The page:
How’s the reaction been from the players within the group to those defeats and what have you made of the external reaction to the defeats?
You know we had a very long and late flight back home. We were here early Thursday morning landing in Manchester. Of course Thursday was the day of some tired minds and tired heads and legs. We couldn’t do a lot. Today has been a bright day, a sunny day in Manchester for a change, and the boys are ready for a reaction. We’re all hurt and it’s never easy and never enjoyable when you lose two games on the bounce, but that’s football and you’ve got to react to it. We know that Champions League games are difficult but the manner of the goals obviously, you don’t mind when they outplay you, but we gifted them those goals.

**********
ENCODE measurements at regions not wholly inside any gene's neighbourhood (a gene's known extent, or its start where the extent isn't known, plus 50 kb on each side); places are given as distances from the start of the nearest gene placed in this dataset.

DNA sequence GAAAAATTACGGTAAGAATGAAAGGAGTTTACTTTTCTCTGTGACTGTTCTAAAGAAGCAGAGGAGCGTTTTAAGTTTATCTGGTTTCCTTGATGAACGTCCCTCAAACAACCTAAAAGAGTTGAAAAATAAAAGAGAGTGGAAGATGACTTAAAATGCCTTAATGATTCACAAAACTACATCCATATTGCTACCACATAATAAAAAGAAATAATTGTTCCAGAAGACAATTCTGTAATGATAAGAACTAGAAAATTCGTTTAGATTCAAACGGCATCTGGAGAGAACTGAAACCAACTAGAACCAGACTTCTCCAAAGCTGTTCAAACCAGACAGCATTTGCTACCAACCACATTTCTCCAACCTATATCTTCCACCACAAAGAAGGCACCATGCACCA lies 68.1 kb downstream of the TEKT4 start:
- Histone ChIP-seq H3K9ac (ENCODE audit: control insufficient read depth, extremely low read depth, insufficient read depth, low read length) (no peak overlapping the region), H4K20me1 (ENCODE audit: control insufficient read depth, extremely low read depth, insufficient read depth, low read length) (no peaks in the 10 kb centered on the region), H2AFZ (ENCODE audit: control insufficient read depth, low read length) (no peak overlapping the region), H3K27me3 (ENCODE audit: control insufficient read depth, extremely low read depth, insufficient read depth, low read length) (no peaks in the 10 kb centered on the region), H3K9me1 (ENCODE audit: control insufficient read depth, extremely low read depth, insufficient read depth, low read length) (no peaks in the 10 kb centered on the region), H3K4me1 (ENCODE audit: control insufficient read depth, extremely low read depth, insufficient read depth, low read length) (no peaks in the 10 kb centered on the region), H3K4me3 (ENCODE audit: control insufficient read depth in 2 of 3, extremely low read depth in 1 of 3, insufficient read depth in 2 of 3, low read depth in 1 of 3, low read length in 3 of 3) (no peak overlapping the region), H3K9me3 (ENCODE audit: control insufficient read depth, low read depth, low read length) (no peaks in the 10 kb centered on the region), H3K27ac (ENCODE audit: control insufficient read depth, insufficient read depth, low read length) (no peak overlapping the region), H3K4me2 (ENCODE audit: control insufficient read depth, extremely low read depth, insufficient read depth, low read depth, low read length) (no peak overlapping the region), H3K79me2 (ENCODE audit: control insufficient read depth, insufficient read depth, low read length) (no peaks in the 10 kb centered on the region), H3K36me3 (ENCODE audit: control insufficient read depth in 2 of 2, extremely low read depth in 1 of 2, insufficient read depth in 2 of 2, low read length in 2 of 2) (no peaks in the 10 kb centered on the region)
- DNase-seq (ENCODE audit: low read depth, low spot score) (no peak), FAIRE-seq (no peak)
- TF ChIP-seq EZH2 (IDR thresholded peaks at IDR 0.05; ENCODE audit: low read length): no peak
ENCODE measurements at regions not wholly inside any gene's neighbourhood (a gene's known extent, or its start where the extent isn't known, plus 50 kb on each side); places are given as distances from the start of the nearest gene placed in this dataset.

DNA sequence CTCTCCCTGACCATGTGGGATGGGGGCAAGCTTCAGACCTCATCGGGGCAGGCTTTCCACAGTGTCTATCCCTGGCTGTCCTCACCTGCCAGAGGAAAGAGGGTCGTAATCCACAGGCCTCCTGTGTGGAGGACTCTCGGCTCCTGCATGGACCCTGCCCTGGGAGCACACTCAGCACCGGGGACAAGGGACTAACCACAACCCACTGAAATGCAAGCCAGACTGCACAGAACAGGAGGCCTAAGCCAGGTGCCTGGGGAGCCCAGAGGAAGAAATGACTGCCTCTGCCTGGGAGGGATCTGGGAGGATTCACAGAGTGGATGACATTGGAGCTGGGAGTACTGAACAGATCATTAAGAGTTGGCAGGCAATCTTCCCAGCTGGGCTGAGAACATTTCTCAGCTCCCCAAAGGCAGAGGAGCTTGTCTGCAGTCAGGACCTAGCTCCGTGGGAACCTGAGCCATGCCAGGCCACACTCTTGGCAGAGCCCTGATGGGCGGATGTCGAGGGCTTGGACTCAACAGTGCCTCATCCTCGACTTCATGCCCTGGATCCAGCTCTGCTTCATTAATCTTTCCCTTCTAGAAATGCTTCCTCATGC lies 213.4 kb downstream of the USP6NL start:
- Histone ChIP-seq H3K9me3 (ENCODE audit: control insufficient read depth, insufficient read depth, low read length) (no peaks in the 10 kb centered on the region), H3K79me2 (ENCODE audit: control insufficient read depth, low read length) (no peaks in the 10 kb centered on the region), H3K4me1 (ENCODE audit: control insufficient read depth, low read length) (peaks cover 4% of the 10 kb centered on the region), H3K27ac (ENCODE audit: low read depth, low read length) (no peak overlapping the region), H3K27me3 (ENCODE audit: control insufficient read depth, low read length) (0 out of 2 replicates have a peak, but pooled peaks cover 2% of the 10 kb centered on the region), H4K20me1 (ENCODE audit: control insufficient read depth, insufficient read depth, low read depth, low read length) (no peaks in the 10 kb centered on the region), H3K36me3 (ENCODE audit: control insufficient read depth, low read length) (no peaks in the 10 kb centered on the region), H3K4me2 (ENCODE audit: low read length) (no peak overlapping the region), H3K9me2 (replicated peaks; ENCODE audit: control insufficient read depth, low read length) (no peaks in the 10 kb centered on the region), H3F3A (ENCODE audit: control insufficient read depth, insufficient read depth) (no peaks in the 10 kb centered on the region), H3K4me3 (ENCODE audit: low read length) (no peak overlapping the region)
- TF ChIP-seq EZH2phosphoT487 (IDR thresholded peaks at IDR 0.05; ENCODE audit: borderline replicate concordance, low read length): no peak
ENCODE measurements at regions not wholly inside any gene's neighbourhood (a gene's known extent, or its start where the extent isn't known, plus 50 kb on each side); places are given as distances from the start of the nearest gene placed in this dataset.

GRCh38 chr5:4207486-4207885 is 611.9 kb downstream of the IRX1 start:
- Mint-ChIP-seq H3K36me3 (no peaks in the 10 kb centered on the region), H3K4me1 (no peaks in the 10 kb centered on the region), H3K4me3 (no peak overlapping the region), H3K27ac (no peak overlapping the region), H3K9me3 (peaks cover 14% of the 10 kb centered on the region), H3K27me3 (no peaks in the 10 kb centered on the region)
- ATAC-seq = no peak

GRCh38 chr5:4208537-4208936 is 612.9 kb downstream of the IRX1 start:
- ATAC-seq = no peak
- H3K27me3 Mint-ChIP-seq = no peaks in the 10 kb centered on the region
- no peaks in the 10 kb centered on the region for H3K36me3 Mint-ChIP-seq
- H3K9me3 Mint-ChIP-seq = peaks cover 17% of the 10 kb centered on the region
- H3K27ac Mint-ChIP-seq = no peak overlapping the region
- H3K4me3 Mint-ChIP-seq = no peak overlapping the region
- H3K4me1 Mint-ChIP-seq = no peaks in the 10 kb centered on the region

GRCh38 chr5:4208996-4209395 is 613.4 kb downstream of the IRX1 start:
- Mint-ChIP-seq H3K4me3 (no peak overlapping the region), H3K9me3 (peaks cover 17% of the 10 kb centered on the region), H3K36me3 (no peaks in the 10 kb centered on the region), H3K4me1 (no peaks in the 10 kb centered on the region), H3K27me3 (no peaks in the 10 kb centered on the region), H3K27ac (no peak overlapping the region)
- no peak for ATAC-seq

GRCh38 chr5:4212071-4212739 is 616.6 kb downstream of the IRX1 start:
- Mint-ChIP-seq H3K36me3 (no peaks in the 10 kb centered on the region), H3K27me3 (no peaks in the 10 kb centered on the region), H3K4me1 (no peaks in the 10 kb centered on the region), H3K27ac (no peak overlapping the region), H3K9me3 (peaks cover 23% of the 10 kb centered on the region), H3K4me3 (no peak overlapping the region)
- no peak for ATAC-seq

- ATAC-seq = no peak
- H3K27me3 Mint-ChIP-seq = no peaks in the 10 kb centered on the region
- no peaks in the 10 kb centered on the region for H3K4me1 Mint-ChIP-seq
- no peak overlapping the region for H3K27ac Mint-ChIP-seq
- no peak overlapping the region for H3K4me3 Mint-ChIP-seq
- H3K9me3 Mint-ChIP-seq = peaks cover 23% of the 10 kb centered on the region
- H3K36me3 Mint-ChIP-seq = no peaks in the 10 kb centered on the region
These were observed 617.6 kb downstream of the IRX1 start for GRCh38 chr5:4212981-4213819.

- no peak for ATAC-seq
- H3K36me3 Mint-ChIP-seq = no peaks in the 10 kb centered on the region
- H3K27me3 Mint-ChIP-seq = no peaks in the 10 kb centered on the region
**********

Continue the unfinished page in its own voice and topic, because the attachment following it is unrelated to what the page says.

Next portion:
Is it a fact of life as manager of Manchester United that when you have a performance like Wednesday, when mistakes are made, that people call you or the manager into question, the players into question and the reaction is as fierce as it’s been?
Yeh, you have to be mentally strong. There’s demands on a Man United player, a coach, and a manager. There’s also an expectation, because we are at the best and the biggest club in the world. You don’t expect to have anything but criticism then. It’s just how you deal with that setback. From what I’ve seen from the boys, they’ve been very focused since we’ve come back and ready to give a response.
I think everyone on this call has known you an awful long time as a player and a manager. Firstly, how are you, and secondly does this feel like a bigger game than going to Goodison Park and trying to beat Everton?